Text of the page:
• Surname
  • Page number
  • Website name in italics
  • Publication date
  • Page/section/paragraph number
  • URL
  • Accessed date

Your footnote should look something like this: 1 J. Philips, ‘Lifetime Experience: Reaching Mars,' Space Travel [website], 2014, www.marstravel.org/reaching-mars, accessed 5th August 2015

The bibliography consists of the same requirements as shown in the footnotes. The only difference is that you need to write the surname first, followed by the initials in the bibliography.

Philips, J., ‘Lifetime Experience: Reaching Mars,' Space Travel [website], 2014, www.marstravel.org/reaching-mars, accessed 5th August 2015

How to Cite a Newspaper in Oxford Referencing Style?

The rules for citing a newspaper using Oxford referencing style might vary from one university to another. However, here is the most popular version of Oxford referencing format that you can use to cite newspapers.

The requirements for the footnote include:

  • Subscript number
  • Initial
  • Surname
  • Title of the article
  • Title of the newspaper
  • Day, month and year of publication
  • Section of newspaper (if available)
  • Page numbers

The footnote of a newspaper article will look like: 1 M. McGuire, ‘Homework should never be banned,' The Student Times, 15 July 2016, p. 45. The reference list will look like this:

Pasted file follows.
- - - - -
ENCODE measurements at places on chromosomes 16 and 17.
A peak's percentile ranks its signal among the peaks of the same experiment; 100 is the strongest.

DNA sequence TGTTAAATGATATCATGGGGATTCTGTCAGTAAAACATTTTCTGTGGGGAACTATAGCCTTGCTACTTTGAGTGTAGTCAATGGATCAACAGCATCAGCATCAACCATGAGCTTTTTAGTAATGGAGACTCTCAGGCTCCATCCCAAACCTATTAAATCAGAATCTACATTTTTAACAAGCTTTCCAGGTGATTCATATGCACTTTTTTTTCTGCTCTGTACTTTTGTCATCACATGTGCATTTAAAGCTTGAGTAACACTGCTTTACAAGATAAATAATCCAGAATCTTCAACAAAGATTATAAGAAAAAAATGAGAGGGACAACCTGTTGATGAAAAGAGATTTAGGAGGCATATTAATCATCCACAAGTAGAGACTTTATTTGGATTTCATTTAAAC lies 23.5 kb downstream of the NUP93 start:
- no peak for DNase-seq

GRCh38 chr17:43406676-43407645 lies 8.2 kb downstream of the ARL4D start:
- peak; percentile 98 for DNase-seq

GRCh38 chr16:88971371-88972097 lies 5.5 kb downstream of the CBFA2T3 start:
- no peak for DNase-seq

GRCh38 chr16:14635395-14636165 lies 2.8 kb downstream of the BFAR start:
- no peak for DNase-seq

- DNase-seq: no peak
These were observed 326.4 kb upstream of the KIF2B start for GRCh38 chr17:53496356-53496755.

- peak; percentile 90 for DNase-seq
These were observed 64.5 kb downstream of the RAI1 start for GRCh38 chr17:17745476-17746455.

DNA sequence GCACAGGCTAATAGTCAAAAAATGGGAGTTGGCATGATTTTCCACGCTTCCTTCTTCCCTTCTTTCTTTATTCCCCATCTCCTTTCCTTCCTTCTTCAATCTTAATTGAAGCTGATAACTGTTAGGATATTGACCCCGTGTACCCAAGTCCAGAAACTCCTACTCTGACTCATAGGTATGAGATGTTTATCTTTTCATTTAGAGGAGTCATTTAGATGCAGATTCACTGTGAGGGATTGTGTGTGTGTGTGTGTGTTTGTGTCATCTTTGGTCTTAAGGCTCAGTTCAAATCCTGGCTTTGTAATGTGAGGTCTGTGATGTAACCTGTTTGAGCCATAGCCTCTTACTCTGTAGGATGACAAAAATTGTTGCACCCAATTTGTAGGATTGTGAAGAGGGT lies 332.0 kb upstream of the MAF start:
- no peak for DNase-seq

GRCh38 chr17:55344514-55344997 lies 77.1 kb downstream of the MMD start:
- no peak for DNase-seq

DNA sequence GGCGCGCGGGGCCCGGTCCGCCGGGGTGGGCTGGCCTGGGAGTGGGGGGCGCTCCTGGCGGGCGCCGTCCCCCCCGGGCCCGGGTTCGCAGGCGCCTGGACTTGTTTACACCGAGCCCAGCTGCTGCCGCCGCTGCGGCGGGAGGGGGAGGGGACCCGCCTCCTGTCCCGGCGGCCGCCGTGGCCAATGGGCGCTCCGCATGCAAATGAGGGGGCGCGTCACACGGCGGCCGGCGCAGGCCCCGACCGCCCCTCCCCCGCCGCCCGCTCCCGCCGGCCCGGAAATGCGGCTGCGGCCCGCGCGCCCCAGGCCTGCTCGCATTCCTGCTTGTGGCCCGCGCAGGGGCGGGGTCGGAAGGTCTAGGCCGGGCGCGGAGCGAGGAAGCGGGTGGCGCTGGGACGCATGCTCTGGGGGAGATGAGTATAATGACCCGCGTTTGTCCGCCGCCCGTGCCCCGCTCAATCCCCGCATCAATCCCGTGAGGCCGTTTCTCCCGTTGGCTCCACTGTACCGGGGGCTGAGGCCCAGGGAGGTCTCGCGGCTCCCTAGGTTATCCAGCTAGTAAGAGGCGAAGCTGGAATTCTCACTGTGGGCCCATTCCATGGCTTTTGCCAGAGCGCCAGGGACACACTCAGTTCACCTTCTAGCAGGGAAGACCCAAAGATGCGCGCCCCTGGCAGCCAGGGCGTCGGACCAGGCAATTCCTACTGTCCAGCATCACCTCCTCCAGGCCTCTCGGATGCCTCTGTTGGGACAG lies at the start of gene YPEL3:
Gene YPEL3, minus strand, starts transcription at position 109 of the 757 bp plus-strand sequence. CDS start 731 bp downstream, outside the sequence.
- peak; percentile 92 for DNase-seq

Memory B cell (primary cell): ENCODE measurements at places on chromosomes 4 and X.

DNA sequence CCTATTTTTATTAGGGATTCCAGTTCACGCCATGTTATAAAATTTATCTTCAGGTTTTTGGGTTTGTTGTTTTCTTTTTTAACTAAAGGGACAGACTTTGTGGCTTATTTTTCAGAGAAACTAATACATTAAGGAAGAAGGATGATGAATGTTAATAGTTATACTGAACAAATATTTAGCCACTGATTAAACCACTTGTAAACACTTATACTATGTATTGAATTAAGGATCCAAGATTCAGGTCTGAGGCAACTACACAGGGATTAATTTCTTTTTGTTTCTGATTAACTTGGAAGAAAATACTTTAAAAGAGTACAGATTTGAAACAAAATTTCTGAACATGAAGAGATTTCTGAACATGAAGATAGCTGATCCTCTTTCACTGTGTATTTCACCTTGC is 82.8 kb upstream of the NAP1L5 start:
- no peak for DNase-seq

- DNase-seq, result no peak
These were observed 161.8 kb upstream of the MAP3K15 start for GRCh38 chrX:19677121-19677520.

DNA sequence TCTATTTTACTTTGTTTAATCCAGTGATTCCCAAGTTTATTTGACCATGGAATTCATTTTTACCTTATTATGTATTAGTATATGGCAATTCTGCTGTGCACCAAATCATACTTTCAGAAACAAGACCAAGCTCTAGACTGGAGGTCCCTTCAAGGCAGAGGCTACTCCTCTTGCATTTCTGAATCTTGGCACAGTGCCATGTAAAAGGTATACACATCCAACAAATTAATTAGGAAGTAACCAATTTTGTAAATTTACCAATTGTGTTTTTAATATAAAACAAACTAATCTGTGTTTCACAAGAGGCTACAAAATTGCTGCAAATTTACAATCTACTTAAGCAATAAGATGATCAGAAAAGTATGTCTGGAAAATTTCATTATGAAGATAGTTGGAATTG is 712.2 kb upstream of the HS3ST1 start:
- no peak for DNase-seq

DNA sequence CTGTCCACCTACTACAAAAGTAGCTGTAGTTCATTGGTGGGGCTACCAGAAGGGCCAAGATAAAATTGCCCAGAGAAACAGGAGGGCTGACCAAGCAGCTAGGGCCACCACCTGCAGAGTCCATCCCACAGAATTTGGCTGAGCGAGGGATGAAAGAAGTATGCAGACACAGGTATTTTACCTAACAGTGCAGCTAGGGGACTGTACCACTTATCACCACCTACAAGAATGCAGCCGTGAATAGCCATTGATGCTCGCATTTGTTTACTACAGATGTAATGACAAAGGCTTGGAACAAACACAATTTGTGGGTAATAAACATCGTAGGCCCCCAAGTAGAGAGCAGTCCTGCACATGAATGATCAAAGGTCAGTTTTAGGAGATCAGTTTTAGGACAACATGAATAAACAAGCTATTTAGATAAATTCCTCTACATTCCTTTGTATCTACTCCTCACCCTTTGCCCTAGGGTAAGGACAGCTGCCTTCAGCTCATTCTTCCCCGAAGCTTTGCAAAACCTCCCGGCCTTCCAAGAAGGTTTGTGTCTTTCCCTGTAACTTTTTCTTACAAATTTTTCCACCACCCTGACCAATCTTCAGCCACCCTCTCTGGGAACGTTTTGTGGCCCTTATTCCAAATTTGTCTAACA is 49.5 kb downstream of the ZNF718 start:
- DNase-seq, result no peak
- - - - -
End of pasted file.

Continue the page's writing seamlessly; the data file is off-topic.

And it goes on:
McGuire,M., ‘Homework should never be banned,' The Student Times, 15 July 2016, p. 45. Hopefully, this guide will help you cite the sources in the Oxford referencing style. In case you still face any problems, use an online Oxford bibliography generator. You can also take help from your seniors or professors to ensure that you are citing the resources correctly. Good luck!

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FAQ:

1. Are Oxford and Harvard referencing the same?

Oxford and Harvard referencing follow a similar format. The basic difference is that Oxford citation makes it mandatory to use footnotes at the end of the pages, whereas in-text citations are applied while following Harvard referencing.

2. How do you cite a journal article in Oxford?

To cite a journal in Oxford referencing style you need to include the name of the Journal article, the surname of the authors, followed by the Article title, volume, number, year, and page numbers.

Example:  M. Spencer et al., 'Analyzing the Order of Items in Manuscripts’, Computers and the Humanities, vol. 97, no. 1, 2003, pp. 97-109.

3. How do you cite an article in the Oxford style?

You need to mention the name of the article and the surname of the authors to cite an article in Oxford style. Add the article’s name, year of publication, page number, etc. at the end of the citation.

Example: Footnote1 S. Bootz, 'Food Enigmas, Role of food in the Post Colonial era, Gastronomica, vol. 10, no. 1, 2010, p. 149.

4. How do you cite the Bible in the Oxford style?

To cite the Bible in the Oxford style, you need to use footnotes, endnotes or parenthetical citation. You need to include the abbreviated form of the book or journal name. You also need to include the chapter number, version number and the page number.

Example: THD (The House of David), chapter-3, Version 3, Pg-91-112

5. How do you do Oxford referencing on Microsoft Word?

Select the option to insert footnotes in Microsoft Word. You need to place your cursor on the option and click on ‘insert footnote’ and your citations will be done.